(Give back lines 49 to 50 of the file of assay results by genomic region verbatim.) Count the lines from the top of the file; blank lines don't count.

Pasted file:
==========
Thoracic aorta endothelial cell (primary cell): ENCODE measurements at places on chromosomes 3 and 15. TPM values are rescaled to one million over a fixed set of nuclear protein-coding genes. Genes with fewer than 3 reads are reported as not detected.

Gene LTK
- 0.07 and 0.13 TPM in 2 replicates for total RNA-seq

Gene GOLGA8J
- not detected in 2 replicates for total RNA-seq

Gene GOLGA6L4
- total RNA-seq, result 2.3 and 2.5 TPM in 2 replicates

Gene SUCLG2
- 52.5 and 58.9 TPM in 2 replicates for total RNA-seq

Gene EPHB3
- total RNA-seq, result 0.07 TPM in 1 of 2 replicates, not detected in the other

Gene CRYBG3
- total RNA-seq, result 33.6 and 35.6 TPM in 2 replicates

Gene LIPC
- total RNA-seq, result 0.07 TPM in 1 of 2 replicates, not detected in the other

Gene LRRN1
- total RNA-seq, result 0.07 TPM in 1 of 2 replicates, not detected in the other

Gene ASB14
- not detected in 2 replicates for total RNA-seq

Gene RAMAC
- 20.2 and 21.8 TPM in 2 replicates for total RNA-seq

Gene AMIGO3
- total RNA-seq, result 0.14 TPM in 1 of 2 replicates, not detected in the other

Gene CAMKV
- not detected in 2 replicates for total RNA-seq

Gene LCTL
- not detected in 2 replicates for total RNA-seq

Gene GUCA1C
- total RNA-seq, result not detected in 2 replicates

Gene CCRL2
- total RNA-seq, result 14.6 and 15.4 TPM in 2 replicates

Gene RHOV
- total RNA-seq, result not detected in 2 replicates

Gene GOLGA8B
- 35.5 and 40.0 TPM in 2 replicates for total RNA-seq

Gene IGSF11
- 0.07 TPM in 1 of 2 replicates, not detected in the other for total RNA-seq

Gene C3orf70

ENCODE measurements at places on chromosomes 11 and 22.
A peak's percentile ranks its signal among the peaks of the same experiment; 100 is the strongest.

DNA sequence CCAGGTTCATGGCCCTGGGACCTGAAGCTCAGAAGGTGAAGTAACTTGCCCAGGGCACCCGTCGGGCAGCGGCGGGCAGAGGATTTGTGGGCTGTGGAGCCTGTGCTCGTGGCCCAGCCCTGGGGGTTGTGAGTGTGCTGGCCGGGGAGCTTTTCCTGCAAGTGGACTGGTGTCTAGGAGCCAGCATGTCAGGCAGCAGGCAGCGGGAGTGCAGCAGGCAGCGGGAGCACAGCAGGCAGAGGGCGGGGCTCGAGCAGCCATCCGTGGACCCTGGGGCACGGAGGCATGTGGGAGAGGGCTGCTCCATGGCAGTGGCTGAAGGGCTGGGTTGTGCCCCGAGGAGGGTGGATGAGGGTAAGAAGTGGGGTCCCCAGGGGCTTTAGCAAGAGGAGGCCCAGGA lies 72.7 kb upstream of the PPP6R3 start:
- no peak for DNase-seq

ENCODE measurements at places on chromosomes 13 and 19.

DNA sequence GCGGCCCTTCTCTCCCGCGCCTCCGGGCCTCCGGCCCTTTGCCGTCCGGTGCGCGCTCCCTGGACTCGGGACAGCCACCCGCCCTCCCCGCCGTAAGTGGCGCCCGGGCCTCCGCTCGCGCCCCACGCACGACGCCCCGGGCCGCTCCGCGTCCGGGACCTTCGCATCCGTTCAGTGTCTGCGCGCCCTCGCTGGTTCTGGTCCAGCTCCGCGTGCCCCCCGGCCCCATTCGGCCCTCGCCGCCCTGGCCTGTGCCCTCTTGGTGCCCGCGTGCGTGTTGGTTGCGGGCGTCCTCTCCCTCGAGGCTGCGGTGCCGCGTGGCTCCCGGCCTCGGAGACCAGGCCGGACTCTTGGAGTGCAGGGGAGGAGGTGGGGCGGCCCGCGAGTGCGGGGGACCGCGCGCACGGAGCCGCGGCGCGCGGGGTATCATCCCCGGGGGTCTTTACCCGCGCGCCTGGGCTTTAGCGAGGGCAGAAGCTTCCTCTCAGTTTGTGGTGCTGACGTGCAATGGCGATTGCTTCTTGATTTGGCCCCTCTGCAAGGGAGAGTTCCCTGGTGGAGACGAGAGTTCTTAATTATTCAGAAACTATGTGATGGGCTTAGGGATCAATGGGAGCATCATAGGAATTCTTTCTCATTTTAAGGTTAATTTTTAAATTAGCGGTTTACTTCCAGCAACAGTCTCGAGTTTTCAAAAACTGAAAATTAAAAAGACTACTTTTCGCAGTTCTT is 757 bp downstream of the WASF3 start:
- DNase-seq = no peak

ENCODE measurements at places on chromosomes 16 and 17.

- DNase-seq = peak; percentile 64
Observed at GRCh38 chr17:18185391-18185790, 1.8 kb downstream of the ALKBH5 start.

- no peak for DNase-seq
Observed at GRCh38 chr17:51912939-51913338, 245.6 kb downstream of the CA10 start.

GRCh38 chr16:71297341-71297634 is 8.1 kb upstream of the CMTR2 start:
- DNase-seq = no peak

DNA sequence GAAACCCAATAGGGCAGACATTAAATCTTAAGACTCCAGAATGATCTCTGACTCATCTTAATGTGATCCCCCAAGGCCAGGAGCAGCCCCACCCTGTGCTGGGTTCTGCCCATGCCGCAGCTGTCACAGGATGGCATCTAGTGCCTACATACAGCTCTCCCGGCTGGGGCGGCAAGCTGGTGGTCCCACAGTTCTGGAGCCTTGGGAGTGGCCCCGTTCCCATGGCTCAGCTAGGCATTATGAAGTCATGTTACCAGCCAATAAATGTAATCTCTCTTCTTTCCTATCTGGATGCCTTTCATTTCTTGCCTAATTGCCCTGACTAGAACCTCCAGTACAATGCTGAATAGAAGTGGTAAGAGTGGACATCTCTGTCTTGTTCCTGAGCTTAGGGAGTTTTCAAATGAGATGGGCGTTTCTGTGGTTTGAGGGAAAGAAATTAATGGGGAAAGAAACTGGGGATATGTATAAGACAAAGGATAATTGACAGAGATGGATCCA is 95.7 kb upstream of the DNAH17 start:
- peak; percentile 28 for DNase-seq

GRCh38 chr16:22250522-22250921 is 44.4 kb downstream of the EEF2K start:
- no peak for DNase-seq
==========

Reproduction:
- no peak for DNase-seq
Observed at GRCh38 chr17:51912939-51913338, 245.6 kb downstream of the CA10 start.